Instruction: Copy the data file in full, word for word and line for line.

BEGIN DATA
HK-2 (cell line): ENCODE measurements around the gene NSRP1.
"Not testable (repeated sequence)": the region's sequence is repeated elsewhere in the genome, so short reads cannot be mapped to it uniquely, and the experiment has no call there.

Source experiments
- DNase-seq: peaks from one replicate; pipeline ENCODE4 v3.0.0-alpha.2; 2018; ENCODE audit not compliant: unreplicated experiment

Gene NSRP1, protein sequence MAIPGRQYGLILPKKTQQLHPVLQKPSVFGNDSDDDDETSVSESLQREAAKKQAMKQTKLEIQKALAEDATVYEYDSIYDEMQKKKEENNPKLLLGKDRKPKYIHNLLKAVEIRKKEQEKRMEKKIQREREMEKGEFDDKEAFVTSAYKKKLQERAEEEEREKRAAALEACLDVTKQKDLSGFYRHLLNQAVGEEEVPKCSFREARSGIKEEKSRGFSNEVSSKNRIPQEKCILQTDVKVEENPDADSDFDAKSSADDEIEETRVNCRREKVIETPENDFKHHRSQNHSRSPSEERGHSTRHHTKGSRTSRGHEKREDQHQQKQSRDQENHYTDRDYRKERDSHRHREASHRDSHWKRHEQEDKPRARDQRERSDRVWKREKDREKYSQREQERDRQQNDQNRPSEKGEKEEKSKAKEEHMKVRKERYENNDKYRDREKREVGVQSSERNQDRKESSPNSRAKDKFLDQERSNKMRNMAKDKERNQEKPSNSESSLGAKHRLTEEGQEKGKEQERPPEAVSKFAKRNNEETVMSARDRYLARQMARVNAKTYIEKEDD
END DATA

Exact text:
HK-2 (cell line): ENCODE measurements around the gene NSRP1.
"Not testable (repeated sequence)": the region's sequence is repeated elsewhere in the genome, so short reads cannot be mapped to it uniquely, and the experiment has no call there.

Source experiments
- DNase-seq: peaks from one replicate; pipeline ENCODE4 v3.0.0-alpha.2; 2018; ENCODE audit not compliant: unreplicated experiment

Gene NSRP1, protein sequence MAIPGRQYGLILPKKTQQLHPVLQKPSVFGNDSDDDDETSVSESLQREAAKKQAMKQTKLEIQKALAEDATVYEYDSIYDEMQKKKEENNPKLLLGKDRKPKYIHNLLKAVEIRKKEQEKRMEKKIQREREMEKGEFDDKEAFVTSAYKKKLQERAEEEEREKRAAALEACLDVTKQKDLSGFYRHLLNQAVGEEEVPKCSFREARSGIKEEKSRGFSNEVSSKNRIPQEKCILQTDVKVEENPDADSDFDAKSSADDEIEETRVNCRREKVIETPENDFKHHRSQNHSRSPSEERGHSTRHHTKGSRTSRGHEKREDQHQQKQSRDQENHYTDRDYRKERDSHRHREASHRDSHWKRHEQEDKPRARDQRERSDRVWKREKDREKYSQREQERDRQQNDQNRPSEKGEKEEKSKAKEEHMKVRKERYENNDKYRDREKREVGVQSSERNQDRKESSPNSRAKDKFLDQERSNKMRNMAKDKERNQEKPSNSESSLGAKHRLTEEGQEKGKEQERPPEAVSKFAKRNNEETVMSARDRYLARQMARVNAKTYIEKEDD